family frugal

Finances for a Frugal Family of Five

What do our finances as a frugal family of five look like? Read on to find out! In this post, I use Sankey diagrams to illustrate the sources of our total income and expenses. Furthermore, I break down where we are saving our money and what our biggest expenses on. It’s financial voyeurism at its finest. Check out what finances for a frugal family of five look like below!

Overall Breakdown

Frugal family of five finances: total breakout of income and outflows
Frugal family of five finances- the big picture


Mrs. GovWorker and I both work normal, W2 jobs. Our jobs account for most of our income. The non-W2 income on the graph comes from our tax return, money from informal side hustles, selling items we no longer need, and gifts. Yes. I know. Our tax return is not “income”. However, we treat it as such. My blog, my rules.

I was surprised at how large our amount of non-W2 income turned out to be for 2019. Since it comes in throughout the year in drips and spurts it never seems like a lot. However, over the entire year it ended up being equal to 6.5% of our gross paychecks, which is a sizable number. We save 100% of our non-W2 income, so this money really fuels our savings!


This category includes everything that the government takes out of our paychecks on a biweekly basis including medicare and OASDI. I did not include our property taxes. We escrow our property taxes with our mortgage so I put it in the “expenses” category. When I saw that 22% of our income went to taxes it seemed like a lot. It’s no wonder that the government breaks our taxes into a lot of subcategories on our pay stubs– it makes our taxes look a lot smaller.

Savings and Expenses

We saved 32% of our income and spent 56%. If you follow our monthly spending reports, you’d know that I claim we save closer to 50% of our paychecks (after taxes are taken out). That’s because I include our mortgage principal reduction in our monthly savings rate. If you remove the principal payment from our mortgage from our expenses category you end up with the diagram below. (We pay a lot of principal each month because we have a 10 year fixed mortgage) You can see there that of our income left over after taxes we save 41% and spend 37% (for a savings rate of 53%).

frugal family of five finances with mortgage
Diagram with our mortgage principal counted as savings.

Frugal family of five finances- expenses

frugral family of five sankey diagram of our expenses
Sankey diagram showing a breakdown of our expenses

Frugal family of five finances- savings

frugal family of five finances sankey diagram for savings
Here is a breakdown of our savings. Note the lack of optimization!

Get ready to throw your stones and bring your pitchforks. What kind of a personal finance blogger puts 32% of his savings into paying off his house?


Yup. This guy. I wrote a little bit about it earlier. Yes. I know we should max out our tax advantaged accounts first. But– it’s super motivating to watch that number shrink to zero. And paying off the mortgage will give us financial freedom to live on a very small fraction of our income if one of us were to lose our jobs before we reach financial independence.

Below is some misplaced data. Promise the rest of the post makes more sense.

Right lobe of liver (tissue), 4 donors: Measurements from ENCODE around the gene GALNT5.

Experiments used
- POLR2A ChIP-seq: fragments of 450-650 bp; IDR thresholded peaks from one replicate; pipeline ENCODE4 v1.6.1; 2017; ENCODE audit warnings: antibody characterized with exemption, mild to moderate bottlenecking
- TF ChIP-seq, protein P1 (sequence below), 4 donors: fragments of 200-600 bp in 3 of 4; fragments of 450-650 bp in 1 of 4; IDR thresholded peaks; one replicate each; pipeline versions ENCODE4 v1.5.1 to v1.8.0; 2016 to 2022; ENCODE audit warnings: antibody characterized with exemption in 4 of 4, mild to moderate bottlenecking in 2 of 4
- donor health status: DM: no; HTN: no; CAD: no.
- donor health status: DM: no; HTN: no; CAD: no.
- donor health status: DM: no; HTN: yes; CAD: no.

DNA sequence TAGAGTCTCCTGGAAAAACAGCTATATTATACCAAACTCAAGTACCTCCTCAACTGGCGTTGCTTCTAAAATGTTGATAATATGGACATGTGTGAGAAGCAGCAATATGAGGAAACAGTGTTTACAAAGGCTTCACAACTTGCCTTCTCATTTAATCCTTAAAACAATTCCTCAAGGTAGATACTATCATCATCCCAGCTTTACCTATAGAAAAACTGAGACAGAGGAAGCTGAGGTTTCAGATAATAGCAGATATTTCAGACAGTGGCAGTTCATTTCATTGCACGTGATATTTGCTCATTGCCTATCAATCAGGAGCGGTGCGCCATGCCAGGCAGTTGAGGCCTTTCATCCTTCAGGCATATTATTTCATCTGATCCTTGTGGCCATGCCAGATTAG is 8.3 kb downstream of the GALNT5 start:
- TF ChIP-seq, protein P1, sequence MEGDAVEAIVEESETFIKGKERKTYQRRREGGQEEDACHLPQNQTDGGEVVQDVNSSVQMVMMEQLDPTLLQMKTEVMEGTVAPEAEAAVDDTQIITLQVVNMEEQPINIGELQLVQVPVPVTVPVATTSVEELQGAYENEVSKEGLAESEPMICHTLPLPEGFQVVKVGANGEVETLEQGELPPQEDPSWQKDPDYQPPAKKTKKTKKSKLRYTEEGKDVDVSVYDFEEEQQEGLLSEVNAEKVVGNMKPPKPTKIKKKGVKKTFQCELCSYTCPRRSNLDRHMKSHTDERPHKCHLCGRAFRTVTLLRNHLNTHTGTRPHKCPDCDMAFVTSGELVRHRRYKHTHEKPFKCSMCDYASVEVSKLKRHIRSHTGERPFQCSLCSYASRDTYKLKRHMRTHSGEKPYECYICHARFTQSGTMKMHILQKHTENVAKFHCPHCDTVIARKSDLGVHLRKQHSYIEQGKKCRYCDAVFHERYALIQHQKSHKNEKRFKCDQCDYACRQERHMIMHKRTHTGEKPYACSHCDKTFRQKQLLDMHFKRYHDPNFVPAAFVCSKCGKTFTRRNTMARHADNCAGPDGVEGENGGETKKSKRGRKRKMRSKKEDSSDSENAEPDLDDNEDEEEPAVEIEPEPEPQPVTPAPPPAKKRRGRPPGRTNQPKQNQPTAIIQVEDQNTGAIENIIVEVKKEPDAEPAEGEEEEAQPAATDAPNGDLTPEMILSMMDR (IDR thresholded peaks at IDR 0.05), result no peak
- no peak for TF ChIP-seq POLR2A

We are also putting a healthy amount into tax deferred retirement accounts, a little bit into Roths and some into our HSAs. I know there are optimal tax minimization strategies we could be implementing. However, I feel like we’re doing a lot of things right by saving a giant chunk of our income and I don’t have the mental bandwidth to optimize this further today. Maybe 2020 is the year I get my shit together and implement a tax optimization strategy.

Mrs. GovWorker and I also have to contribute a fair chunk of change towards our pensions. While we don’t include this money in our financial independence calculations, there is a high likelihood that we will both receive a pension around age 60±3.

The last thing to note is that we are putting a small amount into 529 plans for our daughters. We have a lot of conflicted feelings about that. But at this point, we feel like putting a small amount away for their college is the best of both worlds for us at this stage.

 Note- Sankey diagrams inspired by code I found on the MATLB(TM) file exchange. Citation: James Spelling (2020). drawSankey (, MATLAB Central File Exchange. Retrieved January 18, 2020.    

What do you think of our finances for a frugal family of five? How do yours stack up? Leave a comment!

6 replies on “Finances for a Frugal Family of Five”

Thanks for stopping by SP!!

Yes- our transportation budget is in that tiny “misc” category (I didn’t show anything less than 2% of our spending). I think we’re lucky in that we live East of the Mississippi River and there is a lot higher population density here which means it’s easy to live car free.

I can’t imagine it being our 4th highest expense. Are your top 3 housing, food, and health care?

Thanks again for stopping by!!

First time visitor to your website. Appreciate the open discussions. Curious as to why you’re conflicted about saving for your kids’ college in 529s? Which part are you conflicted about? Forgive me if this is a topic you’ve previously addressed…

Hi Gerry!
Thanks for stopping by and leaving a comment. I am conflicted about the 529 plan because I’m not sure I should contribute anything if I’m not maxing out all of my retirement accounts. I also am not sure exactly how much I want to help my kids through college. I don’t want them to start with a giant debt, but I don’t want them to think I’ll bankroll their dream college. It probably deserves it’s own post. I’ll let you know when it’s out.

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